5 Signs You Are Bad with Money

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5 Signs You Are Bad with Money

Estimated Reading Time: 4 minutes

Sometimes, signs of being bad with money are not visible. Many people think that having a financial issue means having $300,000 in debt, filing bankruptcy, or some other extreme situation. That is not always the case. Money difficulties can be very subtle and you never know you have a problem until you encounter financial emergency like broken appliance, home repair, or even job loss. Do you have a problem with your money management? Let’s find out.

5 Signs You Are Bad with Money

You need loans for vacation

If you are getting a loan from a bank or maxing out credit cards just to fund your vacation, then you are bad with money. You are using money that you do not have. Don’t get me wrong, vacations are a great thing when they don’t put you in debt. Saving for a vacation also builds the anticipation of taking the vacation. It feels that much better when you know that you paid for your vacation in cash.

Your car have negative equity

If you owe more on your vehicle than what it is worth, you are bad with money. This is the case for many people with an auto loans. Although, it is best to pay cash for a car, sometimes it may not be possible or realistic. I was guilty of this. I had to have a new car after I graduated college. I paid less than 5% on the down payment. Big mistake! I had negative equity before I left the car dealer’s parking lot!

To avoid negative equity, simply put down a bigger down payment or pay cash in full. If you are trading in a car that you still owe money on, don’t trade it in! That will be more negative equity and a higher car payment amount. Keep your vehicle and pay it off. After it is paid off, take those payments and put them in your savings account to save for your next vehicle to avoid negative equity.

Your credit score is below 620

Have you checked your credit score lately? If you have a poor credit score (less than 620), then you are bad with money. Bad credit scores can mean you are missing bill payments, your identity was stolen, or inaccurate delinquencies on your credit statement.

If you are planning a big purchase that needs to be financed, you need get your credit score up. Increasing your credit score gives you a chance at having the lowest interest rate that will save you lots of money on your monthly payments.

For more about increasing your credit score, check out How to Raise Your Credit Score Like a Boss

You have LESS THAN $500 in savings for emergencies

Did you know 37% of Americans cannot pay for a $500 emergency? If this is you, then you are bad with money. Emergencies come in all shapes and sizes such as car tire replacement, roof shingle repair, and replacing a broker washer or dryer (just did that one last month). You never know when something is going to stop working, break, or disappear. It is best to be prepared for those emergencies without disrupting your life.

If you need help planning for financial emergencies, check out How to Make an Emergency Financial Plan

You have $0 saved for retirement

If you have no money saved for retirement, then you are bad with money. More than 27% of working Americans have NO money saved for retirement. I don’t know about you but I don’t want to be working when I am 80 years old. I don’t care how old you are, the time is now to start saving for retirement. It is never too late.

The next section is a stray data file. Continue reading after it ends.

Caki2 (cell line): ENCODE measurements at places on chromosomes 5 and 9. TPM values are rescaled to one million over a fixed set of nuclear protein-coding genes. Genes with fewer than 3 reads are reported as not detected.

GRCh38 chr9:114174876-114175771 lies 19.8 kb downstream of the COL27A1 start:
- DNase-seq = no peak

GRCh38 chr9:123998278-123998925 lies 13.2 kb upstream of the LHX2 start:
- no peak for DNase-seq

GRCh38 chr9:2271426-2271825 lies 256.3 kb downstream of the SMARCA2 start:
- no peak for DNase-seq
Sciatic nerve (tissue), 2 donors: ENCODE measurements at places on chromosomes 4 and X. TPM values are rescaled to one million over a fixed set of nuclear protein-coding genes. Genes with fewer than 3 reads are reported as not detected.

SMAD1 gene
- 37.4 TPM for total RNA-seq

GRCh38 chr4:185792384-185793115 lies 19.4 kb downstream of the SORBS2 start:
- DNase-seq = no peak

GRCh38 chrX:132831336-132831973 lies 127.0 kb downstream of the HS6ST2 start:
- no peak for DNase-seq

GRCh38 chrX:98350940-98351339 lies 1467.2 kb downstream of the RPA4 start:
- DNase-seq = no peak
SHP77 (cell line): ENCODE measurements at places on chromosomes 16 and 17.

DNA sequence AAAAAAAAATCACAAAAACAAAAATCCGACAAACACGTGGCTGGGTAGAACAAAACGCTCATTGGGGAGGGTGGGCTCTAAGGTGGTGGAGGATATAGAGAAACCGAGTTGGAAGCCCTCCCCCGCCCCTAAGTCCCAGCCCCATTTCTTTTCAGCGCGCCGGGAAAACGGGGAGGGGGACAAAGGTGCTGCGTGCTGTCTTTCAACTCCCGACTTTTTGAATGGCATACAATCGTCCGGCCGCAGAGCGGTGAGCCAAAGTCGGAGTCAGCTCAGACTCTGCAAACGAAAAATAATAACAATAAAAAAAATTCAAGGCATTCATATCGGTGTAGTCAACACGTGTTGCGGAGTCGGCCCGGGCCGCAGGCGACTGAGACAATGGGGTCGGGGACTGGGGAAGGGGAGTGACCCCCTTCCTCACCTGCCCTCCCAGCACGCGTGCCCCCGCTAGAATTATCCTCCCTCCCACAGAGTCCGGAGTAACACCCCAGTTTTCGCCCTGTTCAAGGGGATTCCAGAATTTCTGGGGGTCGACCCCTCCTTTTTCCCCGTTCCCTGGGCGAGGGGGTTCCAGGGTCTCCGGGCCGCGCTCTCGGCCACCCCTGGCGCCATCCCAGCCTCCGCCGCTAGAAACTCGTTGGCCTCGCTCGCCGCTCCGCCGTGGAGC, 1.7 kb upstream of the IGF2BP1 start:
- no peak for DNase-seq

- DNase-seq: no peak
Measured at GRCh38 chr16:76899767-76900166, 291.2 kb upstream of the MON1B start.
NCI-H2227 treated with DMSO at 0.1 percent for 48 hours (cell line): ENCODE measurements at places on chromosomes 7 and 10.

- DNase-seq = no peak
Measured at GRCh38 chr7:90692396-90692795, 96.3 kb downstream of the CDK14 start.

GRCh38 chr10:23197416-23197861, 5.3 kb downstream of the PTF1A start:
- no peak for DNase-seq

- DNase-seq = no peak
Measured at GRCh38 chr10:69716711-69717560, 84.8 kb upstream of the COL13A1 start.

If you have some retirement savings but you are not contributing reoccurring deposits to your retirement account, then you need to start contributing. Even if you can only afford $10 a month, that is better than nothing.

For more information about retirement, check out Roth vs Traditional IRA: Retirement Basics and How to Choose the Right 401k Contribution Rate

If you can relate to any of these statements, you are bad with money. I am not going to sugar coat it. Sometimes you need a dose of reality to start making a change, big or small. Good news is that you don’t have worry; you have a chance to get on track. It is time to take a hard look at your finances and see what is causing you money problems and what is giving you a headache.

Now that you figured out that you may or may not have a money problem, what is your next step in your financial journey?

14 Comments

  1. No having an emergency fund is a huge red flag. It’s one of those basic personal finance tools that everyone should use. Not everyone needs 6-12 months of expenses but everyone needs at least a bit of cash set aside for emergencies.

    If you don’t have an emergency fund then that should be your first financial goal.

  2. Anecia says:

    I agree with this so much. I didn’t realize how bad I was with money until a few months ago. I’m getting it together though.

  3. Shauna says:

    These are great tips! Sadly we are in a generation of living beyond our means and borrowing to make up for what we do not have. Financial literacy is key! Thanks for sharing! 🙂

  4. Patrice says:

    I have a confession. I am bad with money! Reading these indicators just reminded me. Yikes!

  5. Great start, thanks for sharing.

  6. Great points! I will say though that now that I’m 100% debt free, I suspect my credit score will drop below 620 at some point. It’s already gone down these past two years since we paid off the house. “Funny” that a multi-millionaire can be considered a poor credit risk, but such is the way of things…

    • That is very true about the credit score dropping. Mine has dropped since becoming debt free but staying current on bills and good standing accounts should keep you above the 620 threshold.

  7. Annie Butler says:

    Wow! Thanks for sharing. I shared on my FB page.

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